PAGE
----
"Escalation"--Mass media play a role in the unfolding of
a conflict and serve to promote public debate by engaging
widespread public involvement.
Conflict can be framed to look a certain way.
Persuasion in Public Opinion
The Uses of Persuasion
History: Greeks formalized the concept of persuasion by
instituting rhetoric as a central part of the educational
Artistotle introduces ethos, logos, and pathos
"Persuasion is an activity in which a communicator attempts to induce
a change in the belief, attitude, or behavior of another person or
group of persons through the transmission of a message in a context
in which the persuadee has some degree of free choice."
Persuasion is used to:
change or neutralize hostile opinions
crystallize latent opinions and positive attitudes
maintain favorable opinions
It is difficult to turn hostile opinions into favorable ones.
Persuasion and Negotiation
"Negotiation"--the process by which two or more parties
attempt to settle disputes, reach agreement about
courses of action, and bargain for individual or collective
How parties position themselves before negotiations
can be crucial to how the give-and-take unfolds.
PR plays a major role in this positioning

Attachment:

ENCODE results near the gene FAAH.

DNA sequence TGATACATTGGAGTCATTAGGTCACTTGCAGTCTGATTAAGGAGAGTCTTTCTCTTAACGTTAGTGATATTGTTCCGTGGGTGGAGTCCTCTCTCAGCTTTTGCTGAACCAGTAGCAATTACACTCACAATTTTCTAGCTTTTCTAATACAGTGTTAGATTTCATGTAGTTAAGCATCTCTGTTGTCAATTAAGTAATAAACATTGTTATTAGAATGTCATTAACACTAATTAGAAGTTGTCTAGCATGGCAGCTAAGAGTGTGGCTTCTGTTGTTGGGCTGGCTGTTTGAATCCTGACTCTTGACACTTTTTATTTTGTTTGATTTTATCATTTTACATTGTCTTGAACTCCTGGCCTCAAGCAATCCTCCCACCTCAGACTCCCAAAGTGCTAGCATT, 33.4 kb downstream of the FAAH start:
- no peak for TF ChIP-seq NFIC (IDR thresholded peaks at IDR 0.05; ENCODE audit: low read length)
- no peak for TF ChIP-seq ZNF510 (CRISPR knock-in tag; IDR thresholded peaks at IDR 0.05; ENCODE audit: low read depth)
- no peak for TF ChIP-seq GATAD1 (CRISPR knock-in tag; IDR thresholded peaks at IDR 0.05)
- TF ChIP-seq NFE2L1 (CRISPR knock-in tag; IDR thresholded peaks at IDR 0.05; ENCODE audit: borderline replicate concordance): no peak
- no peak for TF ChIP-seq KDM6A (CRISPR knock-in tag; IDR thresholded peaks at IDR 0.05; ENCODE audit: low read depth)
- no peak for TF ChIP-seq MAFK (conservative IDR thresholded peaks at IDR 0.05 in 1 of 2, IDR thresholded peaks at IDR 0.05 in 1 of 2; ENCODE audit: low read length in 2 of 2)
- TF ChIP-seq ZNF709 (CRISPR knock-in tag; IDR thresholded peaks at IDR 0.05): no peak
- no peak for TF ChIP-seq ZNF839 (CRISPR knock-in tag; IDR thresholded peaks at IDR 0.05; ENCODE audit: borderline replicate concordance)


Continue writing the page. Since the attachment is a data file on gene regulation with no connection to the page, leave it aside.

Factors in Persuasive Communication
Audience Analysis
Characteristics, beliefs, attitudes,
values, concerns, and lifestyles
Helps communicators tailor messages
that are important
Demographic information
Available through census data
(unless the government is shut down)
Can help determine an audience's age, gender,
ethnicity, income, education, and geographic
residence groupings.
Buying habits, disposable income, ways
of spending leisure time
Polls and surveys
Classify people based on their lifestyles, attitudes,
values, and beliefs
Appeals to Self-Interest
People become involved in issues or messages that
appeal to their needs
Maslow's Hierarchy of Needs
Basic needs (food, water, shelter)
Audience Participation
Attitude and belief is changed by involement
Suggestions for Action
People endorse ideas and take actions only if
they are accompanied by a proposed action
from the sponsor.
Furnish detailed information as to how
Source Credibility
Clarity of Message
Will the audience understand the message?
What do I want the audience to
do with the message?
Offer in-depth information
Discuss conflicting views
Flexible and adaptable in
format and content
Reaches audience quickly
Texting or Tweets
Has the means to reach thousands or millions
of followers with instant, targeted messages
Social Networking Sites
Has benefits that can't be matched by media
Timing and Context
More persuasive if environmental
factors support the message (timing)
And if the message is received within the context
of other message and situations with which the
individual is familiar. (context)
Important to have a firm understanding of the public's
core values so that can be taken into consideration
when designing a message
The Limits of Persuasion
Lack of Message Penetration
Not everyone looks at the same thing
Message distortion as they pass
through media gatekeepers
Competing or Conflicting Messages
Messages are filtered through social
structures and belief systems
People act on what they know
"The people most sought after in an audience
are often the least likely to be there."
The channel through which messages are interpreted
different people will see the same
message in a different way